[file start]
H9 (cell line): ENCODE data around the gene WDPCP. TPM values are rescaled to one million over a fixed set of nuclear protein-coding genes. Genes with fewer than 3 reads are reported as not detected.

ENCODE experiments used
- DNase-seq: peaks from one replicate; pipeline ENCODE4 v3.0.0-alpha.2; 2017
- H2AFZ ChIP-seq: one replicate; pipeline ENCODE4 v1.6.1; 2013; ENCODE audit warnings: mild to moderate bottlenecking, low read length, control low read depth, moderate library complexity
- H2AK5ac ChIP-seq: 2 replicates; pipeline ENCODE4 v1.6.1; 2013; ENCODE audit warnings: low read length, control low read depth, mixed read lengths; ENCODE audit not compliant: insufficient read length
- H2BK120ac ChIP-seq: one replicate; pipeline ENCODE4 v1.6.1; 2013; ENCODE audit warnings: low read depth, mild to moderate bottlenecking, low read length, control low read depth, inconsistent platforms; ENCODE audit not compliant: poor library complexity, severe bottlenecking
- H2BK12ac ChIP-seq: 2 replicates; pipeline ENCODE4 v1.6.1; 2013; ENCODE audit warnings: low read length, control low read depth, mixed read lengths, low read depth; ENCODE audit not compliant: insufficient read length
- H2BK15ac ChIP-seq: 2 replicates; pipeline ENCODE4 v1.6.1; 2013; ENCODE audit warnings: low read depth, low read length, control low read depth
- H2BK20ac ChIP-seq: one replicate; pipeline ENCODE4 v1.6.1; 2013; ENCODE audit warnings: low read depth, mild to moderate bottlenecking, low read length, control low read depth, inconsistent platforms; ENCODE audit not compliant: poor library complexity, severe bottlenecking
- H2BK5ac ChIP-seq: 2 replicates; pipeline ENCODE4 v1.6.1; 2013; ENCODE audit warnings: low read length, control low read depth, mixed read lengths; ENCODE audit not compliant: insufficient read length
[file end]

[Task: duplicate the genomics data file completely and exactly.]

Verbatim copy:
H9 (cell line): ENCODE data around the gene WDPCP. TPM values are rescaled to one million over a fixed set of nuclear protein-coding genes. Genes with fewer than 3 reads are reported as not detected.

ENCODE experiments used
- DNase-seq: peaks from one replicate; pipeline ENCODE4 v3.0.0-alpha.2; 2017
- H2AFZ ChIP-seq: one replicate; pipeline ENCODE4 v1.6.1; 2013; ENCODE audit warnings: mild to moderate bottlenecking, low read length, control low read depth, moderate library complexity
- H2AK5ac ChIP-seq: 2 replicates; pipeline ENCODE4 v1.6.1; 2013; ENCODE audit warnings: low read length, control low read depth, mixed read lengths; ENCODE audit not compliant: insufficient read length
- H2BK120ac ChIP-seq: one replicate; pipeline ENCODE4 v1.6.1; 2013; ENCODE audit warnings: low read depth, mild to moderate bottlenecking, low read length, control low read depth, inconsistent platforms; ENCODE audit not compliant: poor library complexity, severe bottlenecking
- H2BK12ac ChIP-seq: 2 replicates; pipeline ENCODE4 v1.6.1; 2013; ENCODE audit warnings: low read length, control low read depth, mixed read lengths, low read depth; ENCODE audit not compliant: insufficient read length
- H2BK15ac ChIP-seq: 2 replicates; pipeline ENCODE4 v1.6.1; 2013; ENCODE audit warnings: low read depth, low read length, control low read depth
- H2BK20ac ChIP-seq: one replicate; pipeline ENCODE4 v1.6.1; 2013; ENCODE audit warnings: low read depth, mild to moderate bottlenecking, low read length, control low read depth, inconsistent platforms; ENCODE audit not compliant: poor library complexity, severe bottlenecking
- H2BK5ac ChIP-seq: 2 replicates; pipeline ENCODE4 v1.6.1; 2013; ENCODE audit warnings: low read length, control low read depth, mixed read lengths; ENCODE audit not compliant: insufficient read length